Perhaps that seems like a rhetorical, or merely silly, question.
It is, however, one that is begged by a turn of events in a country full of paradoxes.
I'm not talking about the US Presidential election campaign. Rather, I am referring to a something that happened in a country where such things normally don't happen--and what resulted in one part of that country.
The nation in question is performs more gender-reassignment surgeries than any country except Thailand. Yet its leader once famously declared that there are no homosexuals in his country.
By now, you may have realized that I am talking about Iran.
It's not a country noted for its advanced environmental policies. So more than a few eyebrows were raised when, in November 2015, environmental activists in Aran, an industrial city in the western province of Markazi, introduced the idea of "Tuesdays Without Cars" or, more generally, "Clean Tuesdays", on which people are invited to leave their cars at home and, instead, commute by bicycle.
The idea quickly spread and now all of the Iran's provinces have joined in. Now it's on the verge of becoming a national event.
But national events aren't easy to coordinate in a country like Iran. I have never been there, but I have been told that in at least one sense, it's like neighboring Turkey, where I have spent some time: there are great cultural differences from one region to another. So, in a city like Tehran or Istanbul, there are neighborhoods full of people who live lives not too dissimilar from those in Western capitals. However, in both cities, there are also conservative religious enclaves. So, it almost goes without saying that in the countryside, customs and interpretations of Islam are, shall we say, not exactly liberal.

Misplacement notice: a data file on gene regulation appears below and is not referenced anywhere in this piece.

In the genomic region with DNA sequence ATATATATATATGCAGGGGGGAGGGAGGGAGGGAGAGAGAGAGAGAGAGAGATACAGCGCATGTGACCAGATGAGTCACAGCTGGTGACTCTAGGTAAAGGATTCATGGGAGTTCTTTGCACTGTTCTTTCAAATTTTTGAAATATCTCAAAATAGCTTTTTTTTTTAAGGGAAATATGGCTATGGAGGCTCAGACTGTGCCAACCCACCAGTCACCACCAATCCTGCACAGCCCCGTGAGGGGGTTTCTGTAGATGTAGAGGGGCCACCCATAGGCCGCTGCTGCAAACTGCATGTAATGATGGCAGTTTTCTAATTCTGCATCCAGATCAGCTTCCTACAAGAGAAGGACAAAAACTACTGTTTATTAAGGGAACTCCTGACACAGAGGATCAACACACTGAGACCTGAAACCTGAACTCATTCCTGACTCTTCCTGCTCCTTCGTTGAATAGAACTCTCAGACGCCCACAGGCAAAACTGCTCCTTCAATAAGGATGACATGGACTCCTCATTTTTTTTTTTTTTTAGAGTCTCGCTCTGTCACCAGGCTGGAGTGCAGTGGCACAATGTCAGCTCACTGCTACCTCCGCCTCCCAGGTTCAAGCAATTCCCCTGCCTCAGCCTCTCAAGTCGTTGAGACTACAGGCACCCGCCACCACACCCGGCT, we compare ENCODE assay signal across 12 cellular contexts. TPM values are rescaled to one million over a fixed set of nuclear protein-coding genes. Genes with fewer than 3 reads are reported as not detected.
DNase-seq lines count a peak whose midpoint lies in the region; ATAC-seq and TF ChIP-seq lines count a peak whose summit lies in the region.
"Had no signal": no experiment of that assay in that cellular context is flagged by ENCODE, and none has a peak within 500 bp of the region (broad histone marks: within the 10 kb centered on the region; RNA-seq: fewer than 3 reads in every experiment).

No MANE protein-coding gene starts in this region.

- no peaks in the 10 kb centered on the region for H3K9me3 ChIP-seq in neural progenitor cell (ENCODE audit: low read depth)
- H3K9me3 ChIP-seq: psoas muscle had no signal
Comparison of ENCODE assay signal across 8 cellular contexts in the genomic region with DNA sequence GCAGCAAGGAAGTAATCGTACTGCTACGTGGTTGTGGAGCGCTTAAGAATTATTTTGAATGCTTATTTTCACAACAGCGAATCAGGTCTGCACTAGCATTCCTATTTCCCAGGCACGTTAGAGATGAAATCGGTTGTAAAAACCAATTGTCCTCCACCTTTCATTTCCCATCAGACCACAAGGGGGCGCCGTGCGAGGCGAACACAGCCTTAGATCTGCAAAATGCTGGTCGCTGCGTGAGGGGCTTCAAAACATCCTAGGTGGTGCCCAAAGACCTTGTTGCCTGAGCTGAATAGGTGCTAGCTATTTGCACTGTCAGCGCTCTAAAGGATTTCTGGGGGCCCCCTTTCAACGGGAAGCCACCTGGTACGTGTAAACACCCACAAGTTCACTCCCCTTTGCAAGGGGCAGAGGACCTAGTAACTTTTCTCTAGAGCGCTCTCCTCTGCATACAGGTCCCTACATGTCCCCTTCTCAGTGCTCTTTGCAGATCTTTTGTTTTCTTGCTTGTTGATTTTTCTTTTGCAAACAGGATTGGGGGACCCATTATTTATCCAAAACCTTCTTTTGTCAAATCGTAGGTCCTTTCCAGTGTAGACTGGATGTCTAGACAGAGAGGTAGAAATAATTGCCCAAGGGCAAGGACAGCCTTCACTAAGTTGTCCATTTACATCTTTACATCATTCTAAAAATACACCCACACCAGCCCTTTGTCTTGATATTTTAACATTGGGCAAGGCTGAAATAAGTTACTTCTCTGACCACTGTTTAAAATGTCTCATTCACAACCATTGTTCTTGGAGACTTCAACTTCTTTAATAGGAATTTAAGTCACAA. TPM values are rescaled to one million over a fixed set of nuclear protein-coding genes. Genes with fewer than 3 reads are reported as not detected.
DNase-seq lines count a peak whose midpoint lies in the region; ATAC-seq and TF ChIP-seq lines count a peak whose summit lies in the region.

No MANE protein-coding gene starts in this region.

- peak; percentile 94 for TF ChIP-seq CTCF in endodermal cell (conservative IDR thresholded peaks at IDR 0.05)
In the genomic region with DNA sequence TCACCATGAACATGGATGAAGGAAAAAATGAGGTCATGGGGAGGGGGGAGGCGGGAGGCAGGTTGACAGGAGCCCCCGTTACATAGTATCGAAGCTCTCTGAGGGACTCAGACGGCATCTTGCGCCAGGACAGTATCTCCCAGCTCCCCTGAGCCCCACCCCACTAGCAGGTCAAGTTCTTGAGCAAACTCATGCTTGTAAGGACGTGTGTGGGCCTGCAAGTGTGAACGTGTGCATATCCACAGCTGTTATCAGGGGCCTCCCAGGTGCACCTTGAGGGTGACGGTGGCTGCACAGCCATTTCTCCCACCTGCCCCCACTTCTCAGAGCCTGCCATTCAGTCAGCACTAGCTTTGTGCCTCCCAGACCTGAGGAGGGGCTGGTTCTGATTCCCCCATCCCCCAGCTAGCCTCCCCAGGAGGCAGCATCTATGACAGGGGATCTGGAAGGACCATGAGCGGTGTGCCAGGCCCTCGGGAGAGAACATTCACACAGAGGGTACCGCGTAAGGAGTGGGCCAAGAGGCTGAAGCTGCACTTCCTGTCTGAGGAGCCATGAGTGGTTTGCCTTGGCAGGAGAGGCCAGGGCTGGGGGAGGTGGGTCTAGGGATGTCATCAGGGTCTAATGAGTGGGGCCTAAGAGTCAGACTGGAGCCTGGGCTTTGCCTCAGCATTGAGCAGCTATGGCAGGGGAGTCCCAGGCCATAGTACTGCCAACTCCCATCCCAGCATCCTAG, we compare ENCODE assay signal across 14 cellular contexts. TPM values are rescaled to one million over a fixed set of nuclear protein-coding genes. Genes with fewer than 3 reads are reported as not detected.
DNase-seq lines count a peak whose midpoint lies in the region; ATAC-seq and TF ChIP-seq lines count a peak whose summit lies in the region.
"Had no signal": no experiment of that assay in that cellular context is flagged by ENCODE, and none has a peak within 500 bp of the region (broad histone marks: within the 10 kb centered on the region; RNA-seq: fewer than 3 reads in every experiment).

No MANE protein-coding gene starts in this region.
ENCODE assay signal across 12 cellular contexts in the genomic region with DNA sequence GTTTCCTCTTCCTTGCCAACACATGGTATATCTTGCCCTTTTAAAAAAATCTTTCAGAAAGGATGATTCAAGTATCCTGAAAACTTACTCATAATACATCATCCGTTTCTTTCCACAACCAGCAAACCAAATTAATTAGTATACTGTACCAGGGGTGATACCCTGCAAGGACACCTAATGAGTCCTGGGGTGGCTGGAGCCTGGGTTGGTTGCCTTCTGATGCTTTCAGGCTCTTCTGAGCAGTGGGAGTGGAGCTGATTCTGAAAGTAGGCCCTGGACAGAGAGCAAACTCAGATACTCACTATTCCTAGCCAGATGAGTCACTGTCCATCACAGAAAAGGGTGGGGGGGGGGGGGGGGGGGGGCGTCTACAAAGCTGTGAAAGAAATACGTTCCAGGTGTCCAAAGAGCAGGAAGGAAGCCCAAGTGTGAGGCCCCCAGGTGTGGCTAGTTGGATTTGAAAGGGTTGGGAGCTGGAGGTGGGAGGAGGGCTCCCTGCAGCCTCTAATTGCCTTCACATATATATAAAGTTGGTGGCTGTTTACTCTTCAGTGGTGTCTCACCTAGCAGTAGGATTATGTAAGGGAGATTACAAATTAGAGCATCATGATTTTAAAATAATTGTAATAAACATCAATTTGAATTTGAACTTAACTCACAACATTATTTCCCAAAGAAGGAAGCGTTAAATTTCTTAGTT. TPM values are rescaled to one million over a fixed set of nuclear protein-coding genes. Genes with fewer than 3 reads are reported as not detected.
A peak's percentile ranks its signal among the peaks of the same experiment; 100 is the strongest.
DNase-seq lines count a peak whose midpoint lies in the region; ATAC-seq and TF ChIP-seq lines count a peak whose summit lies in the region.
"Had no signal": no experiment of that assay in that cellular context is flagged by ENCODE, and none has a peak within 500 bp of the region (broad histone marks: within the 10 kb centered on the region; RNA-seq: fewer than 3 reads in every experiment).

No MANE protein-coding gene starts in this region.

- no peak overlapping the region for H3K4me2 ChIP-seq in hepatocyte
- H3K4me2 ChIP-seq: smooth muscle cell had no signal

In Marivan, a county of Kurdistan province about 500 kilometers from Markazi, some women were stopped on 29 July for the crime of...cycling. At least, some police officers had the idea that women on bikes were haram. For the time being, women can't ride bikes on the streets in the area.
While there is nothing in Iranian legal codes that prohibits women from cycling, in places like Marivan, the idea of a woman riding a bicycle goes against traditional religious values--or, at least, interpretations of them.
Now, I am certainly no expert on the Qu'ran or Sharia law, but I don't think anything in either would exclude women from riding bicycles, specifically. But some would interpret those texts, which warn against shameful acts, to mean that women should not ride bicycles.
Or, at least, they would interpret them to mean that women should not be seen riding bicycles in public. Upon hearing about the July incident, Mamousta Mostafa Shirzadi, the Friday prayer Imam for Marivan, said that officials of the Sport and Youth Organization "need to provide" the women an "appropriate indoor space" for cycling.
In response, organizers of Tuesdays Without Cars pointed out that women, as much as men, need to be able to use their bikes as transportation-- and not just for exercise or recreation, which is all that an indoor space would allow.
Here is a video from a protest against the ban:
Below is a still from a video of a mother and daughter defying the de facto ban on women cycling:
|A mother and daughter defy the fatawa against women cycling.|